Check your contributions to keep your pension and other entitlements
National Insurance contributions are paid in order to qualify for certain benefits and the state pension. You will start paying national insurance if you are over 16 and either:
an employee earning over £183 per week; or
self employed and making a profit of £6,485 or more per yea
You may have gaps in your contribution record due to e.g. low earnings or unemployment. This is a common issue for women who have taken time out of work to care for children, but can equally apply to men. Gaps can mean that some years do not count towards your state pension leading to reduced payments. However you can make voluntary contributions to fill any gaps. Note that if you earn between £120 and £183 a week, your contributions are treated as having been paid to protect your National Insurance record.
You can check your National Insurance record here: https://www.gov.uk/check-national-insurance-record
This will also tell you how much it will cost to plug any gaps.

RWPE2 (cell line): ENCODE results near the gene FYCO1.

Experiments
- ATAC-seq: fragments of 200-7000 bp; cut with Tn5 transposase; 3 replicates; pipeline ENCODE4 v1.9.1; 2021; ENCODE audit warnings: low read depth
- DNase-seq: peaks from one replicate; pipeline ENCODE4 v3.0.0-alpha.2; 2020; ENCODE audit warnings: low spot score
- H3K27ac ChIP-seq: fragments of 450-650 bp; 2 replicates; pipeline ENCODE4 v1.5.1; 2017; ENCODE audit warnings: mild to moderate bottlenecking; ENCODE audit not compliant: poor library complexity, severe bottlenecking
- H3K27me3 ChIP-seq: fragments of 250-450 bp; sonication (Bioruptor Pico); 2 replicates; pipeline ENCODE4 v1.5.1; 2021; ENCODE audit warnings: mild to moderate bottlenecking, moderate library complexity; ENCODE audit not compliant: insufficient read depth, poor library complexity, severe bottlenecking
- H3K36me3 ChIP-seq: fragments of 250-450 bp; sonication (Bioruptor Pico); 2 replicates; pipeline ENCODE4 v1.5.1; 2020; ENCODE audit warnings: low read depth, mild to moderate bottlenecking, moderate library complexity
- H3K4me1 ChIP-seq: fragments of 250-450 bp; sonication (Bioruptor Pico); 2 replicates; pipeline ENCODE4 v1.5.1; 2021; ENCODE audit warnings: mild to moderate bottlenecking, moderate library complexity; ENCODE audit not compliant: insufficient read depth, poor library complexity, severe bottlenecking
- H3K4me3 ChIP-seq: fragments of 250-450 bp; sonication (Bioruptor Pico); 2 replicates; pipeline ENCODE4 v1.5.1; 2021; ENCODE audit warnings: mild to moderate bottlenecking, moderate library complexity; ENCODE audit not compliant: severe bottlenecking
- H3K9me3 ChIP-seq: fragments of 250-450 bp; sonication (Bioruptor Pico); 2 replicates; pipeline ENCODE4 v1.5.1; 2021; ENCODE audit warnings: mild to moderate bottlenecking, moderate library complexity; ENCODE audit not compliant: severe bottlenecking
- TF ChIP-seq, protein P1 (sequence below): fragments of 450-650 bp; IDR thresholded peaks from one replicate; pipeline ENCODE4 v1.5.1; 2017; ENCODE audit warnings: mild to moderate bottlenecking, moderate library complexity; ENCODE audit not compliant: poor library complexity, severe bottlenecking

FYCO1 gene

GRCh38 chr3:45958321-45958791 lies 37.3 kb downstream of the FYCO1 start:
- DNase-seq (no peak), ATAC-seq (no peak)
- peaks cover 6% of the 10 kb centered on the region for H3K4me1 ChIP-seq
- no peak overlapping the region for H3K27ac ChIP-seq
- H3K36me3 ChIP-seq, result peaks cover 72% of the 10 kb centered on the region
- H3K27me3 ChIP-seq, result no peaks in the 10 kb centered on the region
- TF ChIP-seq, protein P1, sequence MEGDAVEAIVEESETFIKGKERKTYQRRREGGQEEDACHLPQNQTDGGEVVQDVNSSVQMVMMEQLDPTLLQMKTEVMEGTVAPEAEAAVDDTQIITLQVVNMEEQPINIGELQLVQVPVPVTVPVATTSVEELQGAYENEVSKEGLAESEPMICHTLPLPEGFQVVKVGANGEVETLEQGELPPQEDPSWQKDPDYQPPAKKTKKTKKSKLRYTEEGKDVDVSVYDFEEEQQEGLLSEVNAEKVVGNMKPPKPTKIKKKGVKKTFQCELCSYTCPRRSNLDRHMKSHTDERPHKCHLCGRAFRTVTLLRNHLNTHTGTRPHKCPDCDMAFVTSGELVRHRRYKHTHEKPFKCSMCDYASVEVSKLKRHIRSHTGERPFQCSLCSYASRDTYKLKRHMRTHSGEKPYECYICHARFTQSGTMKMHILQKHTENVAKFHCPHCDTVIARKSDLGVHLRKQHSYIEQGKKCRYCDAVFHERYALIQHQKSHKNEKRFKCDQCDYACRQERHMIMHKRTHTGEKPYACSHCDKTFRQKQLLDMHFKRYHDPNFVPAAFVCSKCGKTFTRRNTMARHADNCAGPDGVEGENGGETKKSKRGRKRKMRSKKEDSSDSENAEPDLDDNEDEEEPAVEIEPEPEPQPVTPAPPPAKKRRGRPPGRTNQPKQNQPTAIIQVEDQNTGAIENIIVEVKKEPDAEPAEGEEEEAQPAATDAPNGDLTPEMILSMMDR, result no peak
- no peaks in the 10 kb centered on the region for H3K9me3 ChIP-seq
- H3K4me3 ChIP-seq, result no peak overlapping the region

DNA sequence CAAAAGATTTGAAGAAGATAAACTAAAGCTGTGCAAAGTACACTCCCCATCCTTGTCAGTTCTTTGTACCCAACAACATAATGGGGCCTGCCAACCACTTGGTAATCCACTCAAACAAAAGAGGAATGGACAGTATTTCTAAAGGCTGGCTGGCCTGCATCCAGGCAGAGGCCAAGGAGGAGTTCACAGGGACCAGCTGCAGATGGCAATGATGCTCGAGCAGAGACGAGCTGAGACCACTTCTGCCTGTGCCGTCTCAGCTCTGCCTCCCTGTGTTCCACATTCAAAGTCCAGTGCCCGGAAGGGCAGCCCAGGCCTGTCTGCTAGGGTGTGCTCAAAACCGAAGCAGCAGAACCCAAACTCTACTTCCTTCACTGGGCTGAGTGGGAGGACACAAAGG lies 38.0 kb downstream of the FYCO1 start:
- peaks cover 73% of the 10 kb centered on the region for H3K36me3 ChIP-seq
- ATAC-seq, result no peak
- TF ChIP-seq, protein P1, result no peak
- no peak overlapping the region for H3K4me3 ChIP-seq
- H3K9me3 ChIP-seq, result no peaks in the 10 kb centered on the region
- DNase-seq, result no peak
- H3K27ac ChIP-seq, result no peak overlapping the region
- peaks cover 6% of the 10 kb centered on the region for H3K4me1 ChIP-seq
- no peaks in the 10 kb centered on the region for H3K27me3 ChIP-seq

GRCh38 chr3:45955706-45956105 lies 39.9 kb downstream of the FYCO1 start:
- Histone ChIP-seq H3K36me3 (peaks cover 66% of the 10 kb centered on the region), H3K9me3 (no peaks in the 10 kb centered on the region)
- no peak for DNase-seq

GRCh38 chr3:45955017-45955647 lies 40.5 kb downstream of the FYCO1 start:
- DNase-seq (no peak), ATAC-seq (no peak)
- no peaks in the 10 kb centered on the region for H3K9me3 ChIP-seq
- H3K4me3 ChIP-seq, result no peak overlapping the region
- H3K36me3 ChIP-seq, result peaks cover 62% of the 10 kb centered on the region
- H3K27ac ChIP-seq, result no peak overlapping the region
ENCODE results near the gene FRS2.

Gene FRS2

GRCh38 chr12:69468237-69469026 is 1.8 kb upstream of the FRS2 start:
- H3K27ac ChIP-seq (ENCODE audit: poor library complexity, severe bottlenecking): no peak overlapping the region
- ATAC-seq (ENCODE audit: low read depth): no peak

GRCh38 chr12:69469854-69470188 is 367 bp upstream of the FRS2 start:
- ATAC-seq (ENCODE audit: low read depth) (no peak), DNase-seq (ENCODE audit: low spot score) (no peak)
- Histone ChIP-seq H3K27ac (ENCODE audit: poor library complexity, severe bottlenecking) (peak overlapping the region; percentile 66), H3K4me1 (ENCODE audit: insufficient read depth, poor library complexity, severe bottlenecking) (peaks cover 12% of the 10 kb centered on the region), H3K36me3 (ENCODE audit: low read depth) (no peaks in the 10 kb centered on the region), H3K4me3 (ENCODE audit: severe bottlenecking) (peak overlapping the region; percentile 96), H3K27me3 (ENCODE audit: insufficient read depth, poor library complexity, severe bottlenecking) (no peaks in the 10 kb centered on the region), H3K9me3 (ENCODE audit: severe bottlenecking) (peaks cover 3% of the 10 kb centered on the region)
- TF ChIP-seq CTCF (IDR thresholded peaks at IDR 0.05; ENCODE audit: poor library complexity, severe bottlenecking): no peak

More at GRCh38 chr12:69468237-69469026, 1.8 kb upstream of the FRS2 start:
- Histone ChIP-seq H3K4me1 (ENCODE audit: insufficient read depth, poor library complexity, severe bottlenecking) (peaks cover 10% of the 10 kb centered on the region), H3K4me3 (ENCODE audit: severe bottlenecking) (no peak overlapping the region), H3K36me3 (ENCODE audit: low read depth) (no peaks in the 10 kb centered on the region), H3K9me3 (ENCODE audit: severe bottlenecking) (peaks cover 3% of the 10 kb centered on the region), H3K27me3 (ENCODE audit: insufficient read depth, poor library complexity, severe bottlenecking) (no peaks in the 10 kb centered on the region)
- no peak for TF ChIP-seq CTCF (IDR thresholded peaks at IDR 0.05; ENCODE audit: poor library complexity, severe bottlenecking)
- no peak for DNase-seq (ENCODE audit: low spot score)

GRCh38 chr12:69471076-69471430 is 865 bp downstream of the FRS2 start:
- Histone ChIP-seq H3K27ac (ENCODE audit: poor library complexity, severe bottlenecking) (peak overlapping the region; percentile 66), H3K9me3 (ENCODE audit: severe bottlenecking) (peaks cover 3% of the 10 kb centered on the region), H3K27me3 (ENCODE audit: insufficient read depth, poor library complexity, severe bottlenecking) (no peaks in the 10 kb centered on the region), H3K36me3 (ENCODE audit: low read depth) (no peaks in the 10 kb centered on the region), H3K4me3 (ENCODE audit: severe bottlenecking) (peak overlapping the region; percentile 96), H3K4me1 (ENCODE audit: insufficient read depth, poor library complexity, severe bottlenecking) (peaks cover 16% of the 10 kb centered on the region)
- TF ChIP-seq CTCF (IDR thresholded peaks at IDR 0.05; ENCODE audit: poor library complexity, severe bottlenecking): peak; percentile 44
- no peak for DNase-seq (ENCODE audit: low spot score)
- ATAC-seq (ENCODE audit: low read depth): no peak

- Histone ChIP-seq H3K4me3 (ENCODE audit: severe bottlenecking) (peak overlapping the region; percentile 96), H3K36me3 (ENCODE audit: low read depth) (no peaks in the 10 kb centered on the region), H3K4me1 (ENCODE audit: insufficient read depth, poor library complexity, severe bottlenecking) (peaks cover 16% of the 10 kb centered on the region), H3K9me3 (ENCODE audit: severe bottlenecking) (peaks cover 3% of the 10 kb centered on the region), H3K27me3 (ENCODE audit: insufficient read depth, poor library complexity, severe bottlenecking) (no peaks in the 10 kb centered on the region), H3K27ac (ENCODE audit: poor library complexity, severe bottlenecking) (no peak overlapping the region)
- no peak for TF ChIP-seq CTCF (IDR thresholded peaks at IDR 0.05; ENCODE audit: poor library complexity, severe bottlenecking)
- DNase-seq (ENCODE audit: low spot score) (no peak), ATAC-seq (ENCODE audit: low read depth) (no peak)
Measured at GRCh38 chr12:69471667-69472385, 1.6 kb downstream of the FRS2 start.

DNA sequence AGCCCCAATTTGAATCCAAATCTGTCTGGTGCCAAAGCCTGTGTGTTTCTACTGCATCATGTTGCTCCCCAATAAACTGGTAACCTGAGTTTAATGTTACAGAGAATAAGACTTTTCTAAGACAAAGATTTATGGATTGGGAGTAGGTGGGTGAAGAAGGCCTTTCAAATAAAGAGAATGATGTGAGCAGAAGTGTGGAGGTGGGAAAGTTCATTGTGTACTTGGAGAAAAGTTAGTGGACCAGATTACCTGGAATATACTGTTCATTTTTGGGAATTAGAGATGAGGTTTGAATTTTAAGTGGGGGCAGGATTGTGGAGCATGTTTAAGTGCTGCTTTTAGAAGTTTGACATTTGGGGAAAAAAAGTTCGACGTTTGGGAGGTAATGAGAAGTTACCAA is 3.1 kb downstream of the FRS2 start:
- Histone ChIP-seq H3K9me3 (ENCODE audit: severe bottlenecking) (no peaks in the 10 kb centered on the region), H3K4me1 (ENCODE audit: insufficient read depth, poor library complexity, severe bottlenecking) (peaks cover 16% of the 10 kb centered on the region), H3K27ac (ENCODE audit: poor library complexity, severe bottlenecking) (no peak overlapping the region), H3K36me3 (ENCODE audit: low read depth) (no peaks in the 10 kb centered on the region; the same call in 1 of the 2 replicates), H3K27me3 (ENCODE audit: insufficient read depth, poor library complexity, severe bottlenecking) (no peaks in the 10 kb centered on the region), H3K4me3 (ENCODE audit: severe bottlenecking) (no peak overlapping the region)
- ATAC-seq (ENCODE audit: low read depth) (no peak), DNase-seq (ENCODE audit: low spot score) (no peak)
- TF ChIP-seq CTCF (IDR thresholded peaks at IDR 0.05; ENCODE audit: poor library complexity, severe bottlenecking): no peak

You may want to pay voluntary contributions because:
you’re close to State Pension age and do not have enough qualifying years to get the full State Pension
you know you will not be able to get the qualifying years you need to get the full State Pension during your working life
you’re self-employed and do not have to pay Class 2 contributions because you have low profits
you live outside the UK, but you want to qualify for some benefits
Voluntary contributions do not always increase your State Pension. Contact the Future Pension Centre to find out if you’ll benefit from voluntary contributions.
If you’re employed, you stop paying Class 1 National Insurance when you reach the State Pension age.
If you’re self-employed you stop paying:
Class 2 National Insurance when you reach State Pension age
Class 4 National Insurance from 6 April (start of the tax year) after you reach State Pension age